Black Rock Senegal is a multi-disciplinary residency program developed by Nigerian-American artist Kehinde Wiley that brings together an international group of artists at his studio on the westernmost point of the coast of Africa.
The artist retreat, which opened its doors last month, was designed by Senegalese architect Abib Djenne, with interiors by Senegalese designer Aissa Dione in collaboration with Fatiya Djenne (the architect’s daughter), and Kehinde Wiley himself. The Black Rock Senegal property includes a residence and studio space for Wiley along with three single-occupancy residency apartments with adjacent studio spaces.
“The concept for Black Rock is based on nature, the visual and sensory environment, namely the Ngor seaside setting with its black volcanic rocks,….The architecture is minimal because it is dominated by the environment, which is very strong. I had to be very discreet.”Abib Djenne speaking with Architectural Digest
[Image credits: the cut, architectural digest, artsy]
The compound comprises of two slate-gray buildings separated by a tropical garden filled with coconut palms, elephant ears, and Petra crotons, along with a stone-wall fountain that trickles down into a koi pond. The main house, with its wall of windows, covers over 370 sqm and contains Mr. Wiley’s personal studio as well as a gym, infinity pool, steam room and sauna. The residency for the artists is 185 sqm building situated next door.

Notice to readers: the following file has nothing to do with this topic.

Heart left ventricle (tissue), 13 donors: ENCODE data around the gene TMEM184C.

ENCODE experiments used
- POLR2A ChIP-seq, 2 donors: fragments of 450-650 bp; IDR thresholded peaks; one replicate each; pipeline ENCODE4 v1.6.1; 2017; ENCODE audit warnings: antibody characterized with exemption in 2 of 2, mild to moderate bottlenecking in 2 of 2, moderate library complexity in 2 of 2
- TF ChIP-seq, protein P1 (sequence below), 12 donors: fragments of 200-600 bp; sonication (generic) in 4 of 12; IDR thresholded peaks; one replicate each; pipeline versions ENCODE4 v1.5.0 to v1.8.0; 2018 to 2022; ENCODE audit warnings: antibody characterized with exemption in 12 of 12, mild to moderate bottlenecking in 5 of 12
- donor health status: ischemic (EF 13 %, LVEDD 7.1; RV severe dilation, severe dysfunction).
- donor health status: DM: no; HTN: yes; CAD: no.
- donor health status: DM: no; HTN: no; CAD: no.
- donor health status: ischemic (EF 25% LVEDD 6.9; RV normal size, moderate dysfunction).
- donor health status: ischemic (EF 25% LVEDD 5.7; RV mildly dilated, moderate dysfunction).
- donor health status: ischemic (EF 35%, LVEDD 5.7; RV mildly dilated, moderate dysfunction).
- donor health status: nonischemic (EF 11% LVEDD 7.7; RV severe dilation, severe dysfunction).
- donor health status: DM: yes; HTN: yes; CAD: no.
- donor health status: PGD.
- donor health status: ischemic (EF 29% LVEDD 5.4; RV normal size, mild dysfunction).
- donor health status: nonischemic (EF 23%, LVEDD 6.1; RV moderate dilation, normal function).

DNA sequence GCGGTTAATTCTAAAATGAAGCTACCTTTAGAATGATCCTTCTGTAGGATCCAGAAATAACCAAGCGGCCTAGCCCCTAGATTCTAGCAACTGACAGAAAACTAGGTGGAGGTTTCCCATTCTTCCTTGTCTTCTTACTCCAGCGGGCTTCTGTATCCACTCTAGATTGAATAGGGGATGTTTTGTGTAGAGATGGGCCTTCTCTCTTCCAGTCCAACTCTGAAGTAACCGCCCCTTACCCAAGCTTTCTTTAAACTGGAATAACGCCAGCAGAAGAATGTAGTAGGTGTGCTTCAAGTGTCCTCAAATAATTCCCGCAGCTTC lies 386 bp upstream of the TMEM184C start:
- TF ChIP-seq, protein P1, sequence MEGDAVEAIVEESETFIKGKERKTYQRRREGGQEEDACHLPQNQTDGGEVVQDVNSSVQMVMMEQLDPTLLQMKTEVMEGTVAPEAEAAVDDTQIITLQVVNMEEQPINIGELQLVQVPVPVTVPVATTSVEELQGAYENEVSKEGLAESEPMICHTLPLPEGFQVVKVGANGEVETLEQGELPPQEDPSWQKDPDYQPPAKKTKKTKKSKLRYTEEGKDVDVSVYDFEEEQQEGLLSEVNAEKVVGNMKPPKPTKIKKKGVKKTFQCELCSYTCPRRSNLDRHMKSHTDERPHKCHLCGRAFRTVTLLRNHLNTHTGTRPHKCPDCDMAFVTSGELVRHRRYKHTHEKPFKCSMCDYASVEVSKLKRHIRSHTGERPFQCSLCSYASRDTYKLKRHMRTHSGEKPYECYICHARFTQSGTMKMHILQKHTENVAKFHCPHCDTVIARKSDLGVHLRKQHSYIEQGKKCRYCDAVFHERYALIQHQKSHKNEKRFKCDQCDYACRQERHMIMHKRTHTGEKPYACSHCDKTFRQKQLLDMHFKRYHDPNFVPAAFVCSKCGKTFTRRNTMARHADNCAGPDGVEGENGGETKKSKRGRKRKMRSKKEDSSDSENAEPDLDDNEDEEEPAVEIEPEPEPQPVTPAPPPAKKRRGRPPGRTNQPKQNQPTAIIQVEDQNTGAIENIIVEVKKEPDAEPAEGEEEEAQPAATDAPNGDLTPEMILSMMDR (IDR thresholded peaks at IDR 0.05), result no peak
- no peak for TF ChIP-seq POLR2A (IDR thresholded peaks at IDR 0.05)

One of the most prominent features of the development are the sleek, 6m high, front doors that lead into the main house, which are made from Cameroonian Amazakoue wood. The location of the doors is also notable as they face away from the infamous “point of no return” from where slaves were shipped to the Americas, and now serves as a “point of return”, celebrating the relevance of what Black Rock Senegal represents.
Kehinde Wiley also has a Lagos studio planned for which he is said to be working with Ghanaian British architect David Adjaye on the design.
“Any great residency offers an artist the opportunity to rub up against sameness and difference at once,…the opportunity to find new means of engaging the familiar, and creating an interface with the global.”Kehinde Wiley, speaking with Artsy